Street Child are committed to making a long-term impact through Zakat and therefore invested heavily on Zakatable process through appointment of a senior fundraising advisor that led on global Zakatable campaigns with first-hand experience of working with British Muslims and Islamic experts.
We also went through comprehensive research to understand Zakat, its criteria, eligibility and processing of donations to maximise impact in line with Zakat guidelines.
Street Child went through an in-depth consultation process with Islamic experts who specialise on Zakat and also worked closely with a dedicated Zakat expert to create a fit for purpose Zakat policy with a selection of relevant zakatable projects, countries and implementation.
100% of Zakatable donation made to Street Child are automatically allocated to a restricted Zakat fund dedicated to Zakatable projects.
100% Zakat policy means, we allocate 100% of the zakatable donation to zakatable projects ONLY and will not be used to cover any admin cost.
Street Child’s selection of Zakatable projects is in Muslim countries – they are Afghanistan, Bangladesh, NE Nigeria, Pakistan, Sierra Leone, Somalia and Syria.
100% of Zakat means every single penny raised through zakatable donation will go directly to the zakatable projects 100% of the time to help thousands of people around the world.
We take Zakat very seriously and work collaboratively with our Zakat specialist and Muslim scholar to ensure 100% of Zakat is 100% compliant.
All Zakatable projects have been carefully selected within Muslim or Muslim majority communities across the world.
Donors can select their Zakat payment towards their preferred zakatable projects in line with our zakatable administration process as follows.
Street Child will ensure all relevant donation platforms will feature Zakat donation option by project and country.
Upon receiving a zakat donation, receipts will be sent automatically, clearly indicating the 100% zakatable donation along with the project selected by the donor.
Street Child has a dedicated, interest free bank account for Zakat where funds are held until being sent to the relevant zakatable projects for implementation.
Gift Aid can be claimed on Zakat payments. UK taxpayers can claim Gift Aid, which will be reclaimed by Street Child and treated as a general fund to support our work.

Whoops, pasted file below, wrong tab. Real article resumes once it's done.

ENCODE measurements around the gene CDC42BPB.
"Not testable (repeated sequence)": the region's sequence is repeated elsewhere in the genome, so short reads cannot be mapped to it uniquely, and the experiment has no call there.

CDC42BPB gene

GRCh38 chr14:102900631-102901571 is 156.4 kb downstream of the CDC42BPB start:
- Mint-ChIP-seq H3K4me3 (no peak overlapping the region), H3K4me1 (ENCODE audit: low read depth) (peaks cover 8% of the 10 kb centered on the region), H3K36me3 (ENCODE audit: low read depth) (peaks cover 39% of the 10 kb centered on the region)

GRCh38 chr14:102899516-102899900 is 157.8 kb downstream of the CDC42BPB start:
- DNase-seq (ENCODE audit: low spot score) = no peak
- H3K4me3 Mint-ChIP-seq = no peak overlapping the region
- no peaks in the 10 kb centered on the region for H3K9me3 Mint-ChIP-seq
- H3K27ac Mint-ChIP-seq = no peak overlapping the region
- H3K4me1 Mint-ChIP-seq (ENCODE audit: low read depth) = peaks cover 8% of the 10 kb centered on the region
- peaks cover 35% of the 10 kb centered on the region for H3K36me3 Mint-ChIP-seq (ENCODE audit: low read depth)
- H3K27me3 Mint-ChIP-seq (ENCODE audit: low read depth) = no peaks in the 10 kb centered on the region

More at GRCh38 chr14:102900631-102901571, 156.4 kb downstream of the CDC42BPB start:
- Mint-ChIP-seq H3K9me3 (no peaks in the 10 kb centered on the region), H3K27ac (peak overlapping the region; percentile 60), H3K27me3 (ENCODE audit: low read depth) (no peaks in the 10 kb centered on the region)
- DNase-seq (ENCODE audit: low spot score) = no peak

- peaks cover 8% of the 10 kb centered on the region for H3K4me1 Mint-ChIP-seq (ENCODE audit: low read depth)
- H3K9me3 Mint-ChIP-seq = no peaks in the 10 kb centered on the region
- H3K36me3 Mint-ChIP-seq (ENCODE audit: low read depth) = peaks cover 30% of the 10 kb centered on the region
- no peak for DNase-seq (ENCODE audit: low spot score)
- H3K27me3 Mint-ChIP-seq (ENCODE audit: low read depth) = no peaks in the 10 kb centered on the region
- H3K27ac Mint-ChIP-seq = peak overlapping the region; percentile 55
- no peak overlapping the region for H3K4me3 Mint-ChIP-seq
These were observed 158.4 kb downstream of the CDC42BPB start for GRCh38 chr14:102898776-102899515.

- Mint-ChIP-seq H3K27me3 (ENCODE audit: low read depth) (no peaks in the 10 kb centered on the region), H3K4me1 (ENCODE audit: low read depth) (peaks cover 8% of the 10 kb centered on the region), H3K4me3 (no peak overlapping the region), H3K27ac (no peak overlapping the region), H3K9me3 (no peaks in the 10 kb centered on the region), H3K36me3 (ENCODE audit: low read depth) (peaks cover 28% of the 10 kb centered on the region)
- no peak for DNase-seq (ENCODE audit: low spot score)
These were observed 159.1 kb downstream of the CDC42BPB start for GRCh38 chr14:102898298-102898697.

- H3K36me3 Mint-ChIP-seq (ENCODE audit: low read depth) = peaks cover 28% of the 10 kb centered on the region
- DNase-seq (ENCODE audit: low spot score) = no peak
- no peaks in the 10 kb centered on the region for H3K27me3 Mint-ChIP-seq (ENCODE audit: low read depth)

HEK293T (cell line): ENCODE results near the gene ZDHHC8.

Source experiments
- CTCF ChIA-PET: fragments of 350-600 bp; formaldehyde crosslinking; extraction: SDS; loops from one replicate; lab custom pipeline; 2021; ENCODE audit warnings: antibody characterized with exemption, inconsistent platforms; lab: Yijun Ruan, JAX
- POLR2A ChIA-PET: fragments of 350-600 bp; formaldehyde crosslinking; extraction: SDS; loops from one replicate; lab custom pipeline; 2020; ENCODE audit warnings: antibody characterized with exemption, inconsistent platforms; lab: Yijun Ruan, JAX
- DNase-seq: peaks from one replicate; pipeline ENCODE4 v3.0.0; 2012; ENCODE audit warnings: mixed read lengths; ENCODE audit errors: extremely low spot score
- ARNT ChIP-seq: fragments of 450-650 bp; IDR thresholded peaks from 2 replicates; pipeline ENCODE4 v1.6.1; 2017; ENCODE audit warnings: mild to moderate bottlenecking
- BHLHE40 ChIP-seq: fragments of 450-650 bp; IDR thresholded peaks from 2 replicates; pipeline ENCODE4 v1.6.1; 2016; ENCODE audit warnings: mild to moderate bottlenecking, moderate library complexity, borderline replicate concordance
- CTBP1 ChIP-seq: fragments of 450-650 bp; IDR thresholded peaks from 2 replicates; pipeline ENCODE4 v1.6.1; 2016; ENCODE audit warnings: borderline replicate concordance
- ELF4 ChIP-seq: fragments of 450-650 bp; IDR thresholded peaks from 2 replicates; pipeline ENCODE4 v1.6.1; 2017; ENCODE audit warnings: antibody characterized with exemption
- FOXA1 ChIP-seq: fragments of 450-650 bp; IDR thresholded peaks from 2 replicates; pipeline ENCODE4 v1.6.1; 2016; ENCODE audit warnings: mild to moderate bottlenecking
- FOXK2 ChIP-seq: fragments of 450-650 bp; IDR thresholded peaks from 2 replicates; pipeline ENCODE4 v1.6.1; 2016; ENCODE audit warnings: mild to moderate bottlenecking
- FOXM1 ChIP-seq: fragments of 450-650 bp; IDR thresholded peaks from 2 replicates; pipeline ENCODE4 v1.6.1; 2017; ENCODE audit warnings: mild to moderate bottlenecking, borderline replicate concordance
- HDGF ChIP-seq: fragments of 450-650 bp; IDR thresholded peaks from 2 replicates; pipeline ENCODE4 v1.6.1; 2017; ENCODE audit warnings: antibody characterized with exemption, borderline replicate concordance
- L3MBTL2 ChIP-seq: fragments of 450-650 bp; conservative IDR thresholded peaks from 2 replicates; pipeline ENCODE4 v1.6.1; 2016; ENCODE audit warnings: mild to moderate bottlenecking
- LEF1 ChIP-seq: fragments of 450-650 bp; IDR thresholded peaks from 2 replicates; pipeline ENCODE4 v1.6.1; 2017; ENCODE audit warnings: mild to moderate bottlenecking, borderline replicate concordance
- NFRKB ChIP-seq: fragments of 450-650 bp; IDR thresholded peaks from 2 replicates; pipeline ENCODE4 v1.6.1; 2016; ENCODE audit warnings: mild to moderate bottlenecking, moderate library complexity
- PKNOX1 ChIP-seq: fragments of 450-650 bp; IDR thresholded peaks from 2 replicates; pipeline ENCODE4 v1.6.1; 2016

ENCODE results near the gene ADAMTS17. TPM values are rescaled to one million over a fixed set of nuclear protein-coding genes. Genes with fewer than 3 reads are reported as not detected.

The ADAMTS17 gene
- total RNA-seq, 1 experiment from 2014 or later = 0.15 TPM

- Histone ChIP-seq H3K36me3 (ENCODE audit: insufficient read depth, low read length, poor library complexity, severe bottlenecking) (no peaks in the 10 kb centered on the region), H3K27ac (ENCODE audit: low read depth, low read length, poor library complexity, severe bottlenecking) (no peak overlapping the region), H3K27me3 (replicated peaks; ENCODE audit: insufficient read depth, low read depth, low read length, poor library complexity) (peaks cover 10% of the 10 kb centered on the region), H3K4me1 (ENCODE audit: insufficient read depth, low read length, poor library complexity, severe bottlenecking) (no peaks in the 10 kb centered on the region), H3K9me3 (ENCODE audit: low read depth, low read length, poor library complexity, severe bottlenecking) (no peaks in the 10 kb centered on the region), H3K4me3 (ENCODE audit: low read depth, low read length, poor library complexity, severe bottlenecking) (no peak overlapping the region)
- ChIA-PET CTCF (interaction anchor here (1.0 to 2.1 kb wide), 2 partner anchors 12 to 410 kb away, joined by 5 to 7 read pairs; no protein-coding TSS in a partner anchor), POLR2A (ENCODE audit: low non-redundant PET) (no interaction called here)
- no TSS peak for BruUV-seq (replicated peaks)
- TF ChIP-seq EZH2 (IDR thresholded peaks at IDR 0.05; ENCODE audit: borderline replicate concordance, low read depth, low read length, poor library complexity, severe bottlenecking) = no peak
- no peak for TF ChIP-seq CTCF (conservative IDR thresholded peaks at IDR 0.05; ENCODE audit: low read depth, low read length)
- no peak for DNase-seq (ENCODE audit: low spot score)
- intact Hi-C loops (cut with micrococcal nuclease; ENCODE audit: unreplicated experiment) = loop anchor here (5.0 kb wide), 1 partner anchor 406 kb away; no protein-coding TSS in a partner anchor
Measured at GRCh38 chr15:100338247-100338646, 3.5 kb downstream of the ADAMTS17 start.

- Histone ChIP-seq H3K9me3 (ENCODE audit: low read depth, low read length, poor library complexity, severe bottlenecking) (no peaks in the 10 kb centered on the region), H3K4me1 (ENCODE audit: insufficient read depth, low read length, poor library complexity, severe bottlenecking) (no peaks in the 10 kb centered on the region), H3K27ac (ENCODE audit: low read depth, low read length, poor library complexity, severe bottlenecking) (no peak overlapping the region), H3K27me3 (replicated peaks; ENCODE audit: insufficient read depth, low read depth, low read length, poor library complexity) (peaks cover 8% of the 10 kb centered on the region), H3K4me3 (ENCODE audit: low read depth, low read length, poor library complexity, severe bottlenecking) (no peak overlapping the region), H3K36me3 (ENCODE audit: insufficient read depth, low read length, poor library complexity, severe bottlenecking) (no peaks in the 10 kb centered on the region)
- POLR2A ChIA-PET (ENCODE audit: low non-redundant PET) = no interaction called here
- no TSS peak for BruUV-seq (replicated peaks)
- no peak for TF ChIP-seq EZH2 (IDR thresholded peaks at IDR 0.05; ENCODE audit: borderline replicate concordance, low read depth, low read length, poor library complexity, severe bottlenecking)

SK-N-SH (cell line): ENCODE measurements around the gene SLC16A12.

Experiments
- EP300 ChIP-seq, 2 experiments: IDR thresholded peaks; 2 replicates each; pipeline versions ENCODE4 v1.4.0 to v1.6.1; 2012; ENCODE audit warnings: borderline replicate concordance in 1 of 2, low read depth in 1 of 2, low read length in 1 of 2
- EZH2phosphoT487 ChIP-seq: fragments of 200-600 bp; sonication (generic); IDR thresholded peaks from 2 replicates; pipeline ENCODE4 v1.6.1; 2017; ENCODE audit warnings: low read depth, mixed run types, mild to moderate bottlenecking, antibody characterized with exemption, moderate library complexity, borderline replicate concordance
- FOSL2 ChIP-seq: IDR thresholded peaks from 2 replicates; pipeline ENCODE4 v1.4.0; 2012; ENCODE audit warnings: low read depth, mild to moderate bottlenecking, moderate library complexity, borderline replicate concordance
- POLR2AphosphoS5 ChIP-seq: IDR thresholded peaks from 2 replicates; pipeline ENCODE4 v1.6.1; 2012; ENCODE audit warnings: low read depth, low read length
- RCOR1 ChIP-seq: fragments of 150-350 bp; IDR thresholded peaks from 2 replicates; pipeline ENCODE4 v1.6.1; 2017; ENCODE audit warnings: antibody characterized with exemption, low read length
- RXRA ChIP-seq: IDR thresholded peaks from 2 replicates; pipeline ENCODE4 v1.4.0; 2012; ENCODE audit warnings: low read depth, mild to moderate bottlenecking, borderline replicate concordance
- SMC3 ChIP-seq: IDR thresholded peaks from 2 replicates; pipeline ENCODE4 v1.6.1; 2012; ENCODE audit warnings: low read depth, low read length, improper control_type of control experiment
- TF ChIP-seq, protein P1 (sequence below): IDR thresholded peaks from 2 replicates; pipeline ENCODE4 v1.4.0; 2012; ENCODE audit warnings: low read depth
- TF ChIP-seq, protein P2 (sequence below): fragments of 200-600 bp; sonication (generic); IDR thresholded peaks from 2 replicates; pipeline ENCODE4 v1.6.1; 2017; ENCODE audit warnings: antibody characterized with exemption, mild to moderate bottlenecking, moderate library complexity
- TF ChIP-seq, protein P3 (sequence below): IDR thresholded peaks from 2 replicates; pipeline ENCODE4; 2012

Street Child’s established and dedicated projects and years of experience will ensure Zakat go towards:
Life-saving education and humanitarian assistance.
Responding to refugee crisis, providing immediate surge support and capacity strengthening support.
Providing vital mental health and psychosocial support for vulnerable refugee children and adolescents.
Providing support to primary and secondary schools to rehabilitate classrooms, improve disability access, provide separate hygiene facilities for girls, teacher training and development.
‘Learning for Livelihoods’ programme providing training in literacy, numeracy and vocational skills to vulnerable female-headed households.
Street Child country programme and partner staff will regularly monitor our project delivery to ensure compliance with the Zakat policy.
Implementation of ALL Zakatable projects will be in line with the 8 categories of people that are entitled to receive Zakat.
Expenditure of ALL Zakatable donations will be in line with our Zakatable projects - approved by our Zakat Advisor (Asim Khan) and our senior fundraising advisor (Zac Hussain).
If you have any questions, queries or feedback about Street Child’s Zakat Policy, you can get in touch with us at email@example.com.
Street Child has appointed Zac Hussain as its senior fundraising advisor to lead on all Zakatable campaigns within the organisation.
Zac Hussain was the former Director at Muslim Aid and comes with a wealth of experience in leading Zakatable campaigns. Zac has also worked with a consortium of prominent Muslim NGO’s, British Muslim communities as well as Islamic experts to develop and implement a fit for purpose Zakat Guidelines.
Street Child has also been working very closely with Shaykh Asim Khan, and his pool of Zakat expertise within his remit to help oversee the implementation of our Zakat policy.
Shaykh Asim Khan
Shaykh Asim is a published author of 3 books, including the Simple Seerah & the best-selling “The Heart of the Qur’an”, a commentary on Surah Yasin. He is a Hafiz of Qur’an, has gained a Masters in Pharmacy from the University College London UK, and studied Arabic and Quranic Sciences in Cairo, Egypt. His true passion lies in Tafsir studies where you can find numerous online lectures of his on Qur'ān related topics. He has served as Lead Imam for over a decade at the Redbridge Islamic Centre in London.
Shaykh Asim has worked with a number of International Muslim charities in assisting with advice and guidance including Zakat and Sadaqah queries and continues to advise various charities on Zakat related matters.
Street Child will commit to reviewing its Zakat Policy on an annual basis to ensure practical implementation.